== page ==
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The Good Life Doesn't Have to Cost Us the Planet

What if you woke up one day to find that humans eventually did make the right decisions, and the world turned out to be a pretty cool place.

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With more leisure time and good cycle and public transport links, low impact local excursions are a much-loved part of life. But with our experience of both cities and countryside transformed by investment in really great public spaces, people feel less need to get away in order to unwind.


Need to get out of the house? Take a short stroll to one of the thousands of courtyard and street cafés that are enjoying the cleaner air and quieter streets. Plenty of these are cheap workplace and school cafés that have opened their doors to locals. The combination of a few familiar faces, a random mix of new ones, and a daily changing menu of fresh local food makes food a daily pleasure.


A journey to work? Problems are as big as you make them: it used to be said that people wouldn’t give up their cars. But instead of denying people their cars, the big breakthroughs were made by offering people really appealing alternatives. Some of these were alternatives to travel (like the conferencing tools). But we all want to move about.

So, by raising revenue from polluting and inefficient fossil fuel-run cars, governments completely transformed people’s experience of cities and towns. Owning and driving cars to meet most of your mobility needs has come to seem simply eccentric. Lifespan and quality of life have dramatically increased as a result of cities being redesigned around people -- and walking and cycling -- not cars. Transport options range from trains, streetcars, and quiet clean buses, to on-demand rural shared taxis and simple car-share schemes that meet the range of needs we have through a year. The common “ting” of the cycle bell is as much to say “hello,” as to remind you that you’re stepping across a cycle path. And when we do get in a car, the uncongested roads and beautifully designed hyperefficient vehicles remind us what a great invention these things can be.

Perhaps your office is one of the last bits of the building to have a green makeover. In hot weather you’ve got to turn the air conditioning on. It is not as wasteful as the old machines, but you know that some of the electricity is still going to be fossil fueled. You can comfort yourself with the knowledge that the increased costs brought about by carbon taxes have got your finance department talking to your building managers who are talking to the builders about natural ventilation systems. In the meantime the tax raised is salving all of your consciences.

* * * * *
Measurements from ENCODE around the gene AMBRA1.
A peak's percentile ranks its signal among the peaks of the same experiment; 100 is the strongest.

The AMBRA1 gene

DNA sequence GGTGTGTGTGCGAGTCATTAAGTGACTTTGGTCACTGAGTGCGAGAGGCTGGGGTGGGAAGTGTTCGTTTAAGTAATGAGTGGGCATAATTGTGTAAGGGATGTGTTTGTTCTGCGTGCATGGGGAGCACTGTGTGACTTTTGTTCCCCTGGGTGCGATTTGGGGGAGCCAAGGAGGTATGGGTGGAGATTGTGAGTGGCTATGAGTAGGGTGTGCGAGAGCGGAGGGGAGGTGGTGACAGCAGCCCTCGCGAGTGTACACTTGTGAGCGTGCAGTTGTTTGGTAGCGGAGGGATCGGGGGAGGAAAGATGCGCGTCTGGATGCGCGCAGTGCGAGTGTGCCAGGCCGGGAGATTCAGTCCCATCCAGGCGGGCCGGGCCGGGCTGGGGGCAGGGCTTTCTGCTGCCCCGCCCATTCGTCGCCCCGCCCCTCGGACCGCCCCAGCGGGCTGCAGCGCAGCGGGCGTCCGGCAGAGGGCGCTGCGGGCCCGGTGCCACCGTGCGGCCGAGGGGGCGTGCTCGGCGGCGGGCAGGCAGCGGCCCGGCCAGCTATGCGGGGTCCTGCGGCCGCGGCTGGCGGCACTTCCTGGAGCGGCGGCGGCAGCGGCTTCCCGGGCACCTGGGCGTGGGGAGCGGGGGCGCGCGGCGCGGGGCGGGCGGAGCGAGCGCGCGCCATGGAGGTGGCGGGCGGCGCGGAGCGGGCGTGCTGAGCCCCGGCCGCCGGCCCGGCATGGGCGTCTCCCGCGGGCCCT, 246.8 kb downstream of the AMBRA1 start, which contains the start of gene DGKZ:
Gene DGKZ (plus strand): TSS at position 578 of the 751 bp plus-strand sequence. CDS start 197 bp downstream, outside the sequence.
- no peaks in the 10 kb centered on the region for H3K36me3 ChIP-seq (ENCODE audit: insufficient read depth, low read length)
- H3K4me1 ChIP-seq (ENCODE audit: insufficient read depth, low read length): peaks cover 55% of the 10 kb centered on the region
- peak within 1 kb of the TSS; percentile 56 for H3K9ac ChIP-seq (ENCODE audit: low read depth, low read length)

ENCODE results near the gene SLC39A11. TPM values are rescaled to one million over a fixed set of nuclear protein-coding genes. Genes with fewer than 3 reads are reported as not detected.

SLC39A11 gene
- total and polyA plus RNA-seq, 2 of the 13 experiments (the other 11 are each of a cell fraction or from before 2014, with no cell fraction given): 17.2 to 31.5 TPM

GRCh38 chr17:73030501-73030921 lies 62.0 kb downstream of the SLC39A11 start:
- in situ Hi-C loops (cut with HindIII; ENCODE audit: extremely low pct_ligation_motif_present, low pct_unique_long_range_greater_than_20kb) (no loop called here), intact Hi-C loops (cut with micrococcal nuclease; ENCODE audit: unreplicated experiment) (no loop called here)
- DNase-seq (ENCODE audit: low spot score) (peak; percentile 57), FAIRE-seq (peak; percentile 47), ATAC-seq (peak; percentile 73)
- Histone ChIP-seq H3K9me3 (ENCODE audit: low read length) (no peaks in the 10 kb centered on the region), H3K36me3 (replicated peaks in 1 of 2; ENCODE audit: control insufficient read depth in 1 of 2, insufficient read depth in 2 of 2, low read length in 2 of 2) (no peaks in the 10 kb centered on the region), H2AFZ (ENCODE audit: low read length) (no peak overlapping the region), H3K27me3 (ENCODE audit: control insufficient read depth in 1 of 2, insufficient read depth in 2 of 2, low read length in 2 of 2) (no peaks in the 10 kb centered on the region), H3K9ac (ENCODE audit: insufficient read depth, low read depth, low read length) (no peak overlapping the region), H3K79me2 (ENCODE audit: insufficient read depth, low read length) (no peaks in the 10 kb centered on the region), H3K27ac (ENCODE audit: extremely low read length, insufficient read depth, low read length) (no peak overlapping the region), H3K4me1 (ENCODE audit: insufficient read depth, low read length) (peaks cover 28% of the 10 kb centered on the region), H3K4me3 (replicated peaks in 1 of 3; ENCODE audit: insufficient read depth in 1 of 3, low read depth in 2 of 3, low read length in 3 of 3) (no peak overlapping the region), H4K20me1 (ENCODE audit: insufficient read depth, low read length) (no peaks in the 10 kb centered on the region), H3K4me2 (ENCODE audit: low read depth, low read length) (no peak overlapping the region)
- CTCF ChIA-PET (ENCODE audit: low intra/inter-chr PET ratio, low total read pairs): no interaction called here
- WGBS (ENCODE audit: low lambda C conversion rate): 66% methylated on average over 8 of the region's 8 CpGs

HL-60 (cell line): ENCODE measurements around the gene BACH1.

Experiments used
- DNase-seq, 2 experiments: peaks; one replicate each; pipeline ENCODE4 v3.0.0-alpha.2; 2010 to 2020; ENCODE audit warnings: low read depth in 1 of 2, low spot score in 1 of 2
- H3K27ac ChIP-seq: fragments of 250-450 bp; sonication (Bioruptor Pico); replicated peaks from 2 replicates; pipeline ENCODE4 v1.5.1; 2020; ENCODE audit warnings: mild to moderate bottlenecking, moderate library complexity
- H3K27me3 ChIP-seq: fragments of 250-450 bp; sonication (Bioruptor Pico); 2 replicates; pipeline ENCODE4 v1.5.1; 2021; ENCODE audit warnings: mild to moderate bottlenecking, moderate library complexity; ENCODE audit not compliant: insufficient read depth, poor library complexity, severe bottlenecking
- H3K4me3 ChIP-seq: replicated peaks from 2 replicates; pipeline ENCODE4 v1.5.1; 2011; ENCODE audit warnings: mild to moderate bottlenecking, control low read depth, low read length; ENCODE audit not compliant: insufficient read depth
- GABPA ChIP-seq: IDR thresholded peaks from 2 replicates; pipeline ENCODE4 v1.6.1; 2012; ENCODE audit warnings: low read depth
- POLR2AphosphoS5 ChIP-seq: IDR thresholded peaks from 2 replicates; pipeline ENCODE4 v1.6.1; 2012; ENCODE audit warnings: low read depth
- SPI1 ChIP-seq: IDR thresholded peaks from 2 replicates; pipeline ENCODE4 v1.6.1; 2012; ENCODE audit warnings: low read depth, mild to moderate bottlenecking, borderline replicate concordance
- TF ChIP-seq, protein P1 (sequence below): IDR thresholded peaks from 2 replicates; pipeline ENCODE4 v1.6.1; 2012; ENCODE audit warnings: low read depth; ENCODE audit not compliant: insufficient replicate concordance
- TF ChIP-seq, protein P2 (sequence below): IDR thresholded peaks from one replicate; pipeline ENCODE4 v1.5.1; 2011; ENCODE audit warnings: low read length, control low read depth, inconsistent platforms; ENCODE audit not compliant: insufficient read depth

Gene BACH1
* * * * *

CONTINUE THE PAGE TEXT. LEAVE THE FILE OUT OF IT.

In an idle moment you reflect on where this cash goes, and why that matters. One of a series of breakthrough climate deals between north and south ensures that the inhabitants of Brazil, especially those living in the Amazon, are directly rewarded for their stewardship of the ecological services that the rainforest provides to the whole planet. As we gradually descend from our carbon-fix high we can at least ensure that our habit is funding some security for us all by protecting these key carbon sinks. The bill for your air-conditioning that helps you cope with climate change in your office is, in effect, helping to pay the bill to keep the global air-conditioning running in the Amazon basin.


Time released from long working days, and the fact that fast food and ready meals have gone up in price now that they reflect their full ecological costs, has seen a revival of home cooking. With lots more single households there are some twists. More people get together to take turns to share informal meals in a neighborhood. There are delivery services providing decent food in returnable containers for people without the time or inclination for the kitchen or company.

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